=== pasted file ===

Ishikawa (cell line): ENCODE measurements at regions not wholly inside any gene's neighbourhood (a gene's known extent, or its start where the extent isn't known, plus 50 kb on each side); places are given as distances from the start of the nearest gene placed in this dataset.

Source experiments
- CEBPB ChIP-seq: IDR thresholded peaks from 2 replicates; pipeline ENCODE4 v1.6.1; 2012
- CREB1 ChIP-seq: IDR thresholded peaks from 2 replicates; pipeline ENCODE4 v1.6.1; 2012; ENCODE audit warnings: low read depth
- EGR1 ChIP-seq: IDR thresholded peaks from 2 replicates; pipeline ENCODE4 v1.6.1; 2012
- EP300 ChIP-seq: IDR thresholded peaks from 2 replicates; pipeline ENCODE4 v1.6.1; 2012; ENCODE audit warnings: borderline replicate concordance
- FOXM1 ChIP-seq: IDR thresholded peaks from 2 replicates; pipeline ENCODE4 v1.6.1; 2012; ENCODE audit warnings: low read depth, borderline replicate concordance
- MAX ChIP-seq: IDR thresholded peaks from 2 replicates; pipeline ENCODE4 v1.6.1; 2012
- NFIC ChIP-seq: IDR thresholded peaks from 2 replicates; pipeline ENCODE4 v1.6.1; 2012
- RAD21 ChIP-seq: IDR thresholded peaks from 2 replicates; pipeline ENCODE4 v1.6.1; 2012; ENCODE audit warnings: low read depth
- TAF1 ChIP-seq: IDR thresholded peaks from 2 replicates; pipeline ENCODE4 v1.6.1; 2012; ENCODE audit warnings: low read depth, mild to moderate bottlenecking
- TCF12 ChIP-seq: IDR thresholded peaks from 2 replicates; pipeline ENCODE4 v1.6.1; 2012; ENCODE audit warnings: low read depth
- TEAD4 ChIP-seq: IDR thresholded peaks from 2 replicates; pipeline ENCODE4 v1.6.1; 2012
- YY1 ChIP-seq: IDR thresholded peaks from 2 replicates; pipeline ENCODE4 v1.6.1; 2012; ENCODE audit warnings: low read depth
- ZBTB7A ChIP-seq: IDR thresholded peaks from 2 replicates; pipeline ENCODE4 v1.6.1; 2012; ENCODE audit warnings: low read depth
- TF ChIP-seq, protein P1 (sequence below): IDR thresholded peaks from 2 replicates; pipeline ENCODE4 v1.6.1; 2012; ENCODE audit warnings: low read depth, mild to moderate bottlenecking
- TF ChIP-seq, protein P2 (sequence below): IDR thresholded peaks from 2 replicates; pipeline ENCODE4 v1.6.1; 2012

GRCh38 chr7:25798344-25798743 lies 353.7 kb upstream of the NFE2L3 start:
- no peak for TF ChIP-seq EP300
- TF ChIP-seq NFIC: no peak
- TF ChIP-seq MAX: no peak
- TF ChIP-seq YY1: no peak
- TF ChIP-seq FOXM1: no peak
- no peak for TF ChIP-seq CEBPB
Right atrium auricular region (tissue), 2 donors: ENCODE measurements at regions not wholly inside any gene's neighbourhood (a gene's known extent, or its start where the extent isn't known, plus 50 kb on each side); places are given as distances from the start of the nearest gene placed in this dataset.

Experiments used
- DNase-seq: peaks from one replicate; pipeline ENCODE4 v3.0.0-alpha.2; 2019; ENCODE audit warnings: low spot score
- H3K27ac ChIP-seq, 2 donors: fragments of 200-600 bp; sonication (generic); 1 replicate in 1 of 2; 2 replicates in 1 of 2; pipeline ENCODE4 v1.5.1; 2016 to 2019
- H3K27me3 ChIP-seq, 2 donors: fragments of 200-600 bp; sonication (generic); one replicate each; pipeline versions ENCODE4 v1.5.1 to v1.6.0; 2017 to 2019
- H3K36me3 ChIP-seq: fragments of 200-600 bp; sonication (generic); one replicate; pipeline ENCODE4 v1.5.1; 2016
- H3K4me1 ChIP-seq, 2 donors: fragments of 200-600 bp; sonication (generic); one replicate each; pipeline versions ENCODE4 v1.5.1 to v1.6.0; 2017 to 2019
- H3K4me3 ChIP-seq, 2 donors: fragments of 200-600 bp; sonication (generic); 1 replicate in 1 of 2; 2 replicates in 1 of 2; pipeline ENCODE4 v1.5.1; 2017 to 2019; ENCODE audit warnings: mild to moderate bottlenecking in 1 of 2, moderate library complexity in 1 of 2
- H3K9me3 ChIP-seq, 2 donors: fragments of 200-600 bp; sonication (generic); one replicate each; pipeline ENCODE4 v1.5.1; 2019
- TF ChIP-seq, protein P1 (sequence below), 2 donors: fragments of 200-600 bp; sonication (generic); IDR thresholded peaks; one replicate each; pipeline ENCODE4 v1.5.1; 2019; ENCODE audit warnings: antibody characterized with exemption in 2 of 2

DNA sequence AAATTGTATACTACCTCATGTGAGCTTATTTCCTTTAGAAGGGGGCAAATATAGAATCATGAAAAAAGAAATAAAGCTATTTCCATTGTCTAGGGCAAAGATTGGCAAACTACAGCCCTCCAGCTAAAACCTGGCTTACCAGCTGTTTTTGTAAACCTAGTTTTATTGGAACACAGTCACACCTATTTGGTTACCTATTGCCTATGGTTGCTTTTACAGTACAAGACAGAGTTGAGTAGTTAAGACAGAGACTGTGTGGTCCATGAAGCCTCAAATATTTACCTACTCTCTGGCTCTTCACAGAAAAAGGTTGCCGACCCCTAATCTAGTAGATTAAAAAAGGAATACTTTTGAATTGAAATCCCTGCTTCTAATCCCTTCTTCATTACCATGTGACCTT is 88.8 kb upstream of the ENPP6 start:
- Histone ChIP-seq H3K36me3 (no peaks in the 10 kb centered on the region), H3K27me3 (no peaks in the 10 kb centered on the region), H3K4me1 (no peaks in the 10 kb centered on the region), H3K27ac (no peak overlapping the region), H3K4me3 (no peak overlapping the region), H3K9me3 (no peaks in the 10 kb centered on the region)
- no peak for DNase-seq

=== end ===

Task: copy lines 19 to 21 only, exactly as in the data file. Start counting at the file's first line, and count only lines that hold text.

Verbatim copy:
- no peak for TF ChIP-seq EP300
- TF ChIP-seq NFIC: no peak
- TF ChIP-seq MAX: no peak